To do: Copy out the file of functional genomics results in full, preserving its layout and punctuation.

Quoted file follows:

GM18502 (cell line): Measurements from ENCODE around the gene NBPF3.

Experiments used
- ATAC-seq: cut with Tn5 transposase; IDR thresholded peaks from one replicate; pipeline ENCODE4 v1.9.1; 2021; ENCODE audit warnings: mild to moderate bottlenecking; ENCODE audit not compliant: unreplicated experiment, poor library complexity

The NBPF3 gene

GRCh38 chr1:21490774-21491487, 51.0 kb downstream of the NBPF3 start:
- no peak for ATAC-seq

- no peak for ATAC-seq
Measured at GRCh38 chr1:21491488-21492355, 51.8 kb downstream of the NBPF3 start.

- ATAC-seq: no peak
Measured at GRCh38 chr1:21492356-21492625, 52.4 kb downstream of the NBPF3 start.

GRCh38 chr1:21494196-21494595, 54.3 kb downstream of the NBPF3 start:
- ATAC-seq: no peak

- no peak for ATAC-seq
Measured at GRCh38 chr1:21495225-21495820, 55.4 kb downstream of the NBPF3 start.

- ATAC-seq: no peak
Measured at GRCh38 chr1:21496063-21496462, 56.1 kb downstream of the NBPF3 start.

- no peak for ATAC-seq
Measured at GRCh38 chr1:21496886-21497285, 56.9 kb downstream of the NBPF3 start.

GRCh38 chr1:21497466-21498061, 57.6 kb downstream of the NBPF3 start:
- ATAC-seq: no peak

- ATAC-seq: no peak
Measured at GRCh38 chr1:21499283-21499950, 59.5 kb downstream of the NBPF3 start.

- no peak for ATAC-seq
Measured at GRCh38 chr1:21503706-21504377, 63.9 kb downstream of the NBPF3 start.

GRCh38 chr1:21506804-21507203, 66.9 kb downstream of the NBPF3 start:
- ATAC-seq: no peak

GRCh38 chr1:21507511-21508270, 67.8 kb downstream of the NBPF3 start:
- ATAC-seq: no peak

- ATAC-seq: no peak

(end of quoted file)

GM18502 (cell line): Measurements from ENCODE around the gene NBPF3.

Experiments used
- ATAC-seq: cut with Tn5 transposase; IDR thresholded peaks from one replicate; pipeline ENCODE4 v1.9.1; 2021; ENCODE audit warnings: mild to moderate bottlenecking; ENCODE audit not compliant: unreplicated experiment, poor library complexity

The NBPF3 gene

GRCh38 chr1:21490774-21491487, 51.0 kb downstream of the NBPF3 start:
- no peak for ATAC-seq

- no peak for ATAC-seq
Measured at GRCh38 chr1:21491488-21492355, 51.8 kb downstream of the NBPF3 start.

- ATAC-seq: no peak
Measured at GRCh38 chr1:21492356-21492625, 52.4 kb downstream of the NBPF3 start.

GRCh38 chr1:21494196-21494595, 54.3 kb downstream of the NBPF3 start:
- ATAC-seq: no peak

- no peak for ATAC-seq
Measured at GRCh38 chr1:21495225-21495820, 55.4 kb downstream of the NBPF3 start.

- ATAC-seq: no peak
Measured at GRCh38 chr1:21496063-21496462, 56.1 kb downstream of the NBPF3 start.

- no peak for ATAC-seq
Measured at GRCh38 chr1:21496886-21497285, 56.9 kb downstream of the NBPF3 start.

GRCh38 chr1:21497466-21498061, 57.6 kb downstream of the NBPF3 start:
- ATAC-seq: no peak

- ATAC-seq: no peak
Measured at GRCh38 chr1:21499283-21499950, 59.5 kb downstream of the NBPF3 start.

- no peak for ATAC-seq
Measured at GRCh38 chr1:21503706-21504377, 63.9 kb downstream of the NBPF3 start.

GRCh38 chr1:21506804-21507203, 66.9 kb downstream of the NBPF3 start:
- ATAC-seq: no peak

GRCh38 chr1:21507511-21508270, 67.8 kb downstream of the NBPF3 start:
- ATAC-seq: no peak

- ATAC-seq: no peak